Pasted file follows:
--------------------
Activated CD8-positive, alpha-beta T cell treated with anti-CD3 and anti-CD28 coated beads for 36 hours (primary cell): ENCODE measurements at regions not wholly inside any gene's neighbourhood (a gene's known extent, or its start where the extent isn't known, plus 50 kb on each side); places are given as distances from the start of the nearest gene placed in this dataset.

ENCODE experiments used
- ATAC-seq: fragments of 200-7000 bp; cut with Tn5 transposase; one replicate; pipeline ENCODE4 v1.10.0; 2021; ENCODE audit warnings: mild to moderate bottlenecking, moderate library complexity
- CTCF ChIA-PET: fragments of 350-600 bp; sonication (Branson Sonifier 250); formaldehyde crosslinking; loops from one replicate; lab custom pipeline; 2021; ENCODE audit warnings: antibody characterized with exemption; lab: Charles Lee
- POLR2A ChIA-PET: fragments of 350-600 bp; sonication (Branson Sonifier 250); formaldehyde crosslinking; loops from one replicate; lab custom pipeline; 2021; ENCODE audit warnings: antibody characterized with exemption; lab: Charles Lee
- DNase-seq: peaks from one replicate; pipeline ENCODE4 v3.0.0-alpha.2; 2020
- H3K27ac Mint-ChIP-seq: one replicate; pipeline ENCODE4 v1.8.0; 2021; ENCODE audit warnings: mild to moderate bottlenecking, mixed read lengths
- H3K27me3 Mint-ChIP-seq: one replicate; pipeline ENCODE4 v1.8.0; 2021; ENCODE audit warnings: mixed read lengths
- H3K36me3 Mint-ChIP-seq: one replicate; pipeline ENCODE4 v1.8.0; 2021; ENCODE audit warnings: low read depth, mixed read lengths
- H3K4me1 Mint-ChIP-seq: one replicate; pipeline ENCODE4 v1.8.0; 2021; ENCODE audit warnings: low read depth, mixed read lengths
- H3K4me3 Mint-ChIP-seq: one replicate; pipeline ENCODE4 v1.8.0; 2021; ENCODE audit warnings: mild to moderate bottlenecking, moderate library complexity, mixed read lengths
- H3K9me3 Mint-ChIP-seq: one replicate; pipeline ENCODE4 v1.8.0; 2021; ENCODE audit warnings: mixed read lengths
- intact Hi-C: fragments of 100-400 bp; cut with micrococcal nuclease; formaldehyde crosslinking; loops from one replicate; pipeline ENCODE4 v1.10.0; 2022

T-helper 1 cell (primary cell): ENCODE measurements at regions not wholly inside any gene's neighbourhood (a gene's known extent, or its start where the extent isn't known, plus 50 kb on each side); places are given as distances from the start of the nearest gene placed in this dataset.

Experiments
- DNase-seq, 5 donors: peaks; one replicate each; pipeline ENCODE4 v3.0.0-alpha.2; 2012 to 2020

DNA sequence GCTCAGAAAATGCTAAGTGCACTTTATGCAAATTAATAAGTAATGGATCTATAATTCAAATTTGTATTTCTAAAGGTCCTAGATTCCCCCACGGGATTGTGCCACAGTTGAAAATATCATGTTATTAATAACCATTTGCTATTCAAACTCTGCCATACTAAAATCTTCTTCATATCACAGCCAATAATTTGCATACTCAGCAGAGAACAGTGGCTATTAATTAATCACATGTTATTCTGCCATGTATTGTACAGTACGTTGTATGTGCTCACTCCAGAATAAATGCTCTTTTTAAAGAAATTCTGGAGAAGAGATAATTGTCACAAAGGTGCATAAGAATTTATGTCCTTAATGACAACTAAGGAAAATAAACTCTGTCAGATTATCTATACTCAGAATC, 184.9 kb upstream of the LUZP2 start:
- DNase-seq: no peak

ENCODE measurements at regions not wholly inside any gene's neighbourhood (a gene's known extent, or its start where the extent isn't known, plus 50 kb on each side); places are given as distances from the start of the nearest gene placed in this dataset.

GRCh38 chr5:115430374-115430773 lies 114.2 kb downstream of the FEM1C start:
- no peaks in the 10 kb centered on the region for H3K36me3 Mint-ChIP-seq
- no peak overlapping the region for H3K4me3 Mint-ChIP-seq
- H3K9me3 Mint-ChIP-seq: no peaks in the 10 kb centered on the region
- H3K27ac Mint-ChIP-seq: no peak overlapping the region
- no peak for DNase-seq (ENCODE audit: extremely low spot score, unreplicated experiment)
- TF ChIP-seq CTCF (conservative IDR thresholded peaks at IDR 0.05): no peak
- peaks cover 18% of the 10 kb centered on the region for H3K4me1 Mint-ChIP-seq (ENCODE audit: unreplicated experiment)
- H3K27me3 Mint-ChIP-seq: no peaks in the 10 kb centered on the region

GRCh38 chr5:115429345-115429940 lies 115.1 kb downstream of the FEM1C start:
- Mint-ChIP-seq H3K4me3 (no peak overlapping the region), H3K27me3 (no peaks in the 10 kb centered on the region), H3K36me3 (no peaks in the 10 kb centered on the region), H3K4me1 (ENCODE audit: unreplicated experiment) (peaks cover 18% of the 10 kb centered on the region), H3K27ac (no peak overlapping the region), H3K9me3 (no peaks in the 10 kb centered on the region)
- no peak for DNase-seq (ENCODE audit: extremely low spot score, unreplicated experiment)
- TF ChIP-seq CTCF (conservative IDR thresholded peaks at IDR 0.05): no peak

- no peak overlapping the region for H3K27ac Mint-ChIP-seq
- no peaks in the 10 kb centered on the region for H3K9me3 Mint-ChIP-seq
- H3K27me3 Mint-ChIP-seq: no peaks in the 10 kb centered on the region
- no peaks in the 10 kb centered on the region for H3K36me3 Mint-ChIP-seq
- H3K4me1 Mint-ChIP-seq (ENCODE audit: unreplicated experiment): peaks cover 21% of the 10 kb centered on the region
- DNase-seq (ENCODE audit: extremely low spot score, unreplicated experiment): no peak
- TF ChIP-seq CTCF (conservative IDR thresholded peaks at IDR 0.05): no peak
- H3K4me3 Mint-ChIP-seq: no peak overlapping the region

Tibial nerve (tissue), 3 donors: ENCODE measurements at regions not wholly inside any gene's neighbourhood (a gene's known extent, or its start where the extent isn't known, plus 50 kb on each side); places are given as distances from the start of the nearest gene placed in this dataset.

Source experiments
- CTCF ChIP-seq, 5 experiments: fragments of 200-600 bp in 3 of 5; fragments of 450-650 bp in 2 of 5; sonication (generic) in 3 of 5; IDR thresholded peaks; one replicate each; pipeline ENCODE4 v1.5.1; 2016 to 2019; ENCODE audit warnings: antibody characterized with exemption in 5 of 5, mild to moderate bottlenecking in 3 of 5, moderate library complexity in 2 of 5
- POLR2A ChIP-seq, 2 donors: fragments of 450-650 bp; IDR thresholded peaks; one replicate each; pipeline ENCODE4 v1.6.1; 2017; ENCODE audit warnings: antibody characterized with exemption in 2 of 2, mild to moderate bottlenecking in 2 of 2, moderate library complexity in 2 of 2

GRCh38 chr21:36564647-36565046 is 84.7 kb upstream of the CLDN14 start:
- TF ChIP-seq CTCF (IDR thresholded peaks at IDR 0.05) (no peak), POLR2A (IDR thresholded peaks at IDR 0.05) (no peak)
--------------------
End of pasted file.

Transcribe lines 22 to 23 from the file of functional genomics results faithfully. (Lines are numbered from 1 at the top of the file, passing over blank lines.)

- no peak overlapping the region for H3K4me3 Mint-ChIP-seq
- H3K9me3 Mint-ChIP-seq: no peaks in the 10 kb centered on the region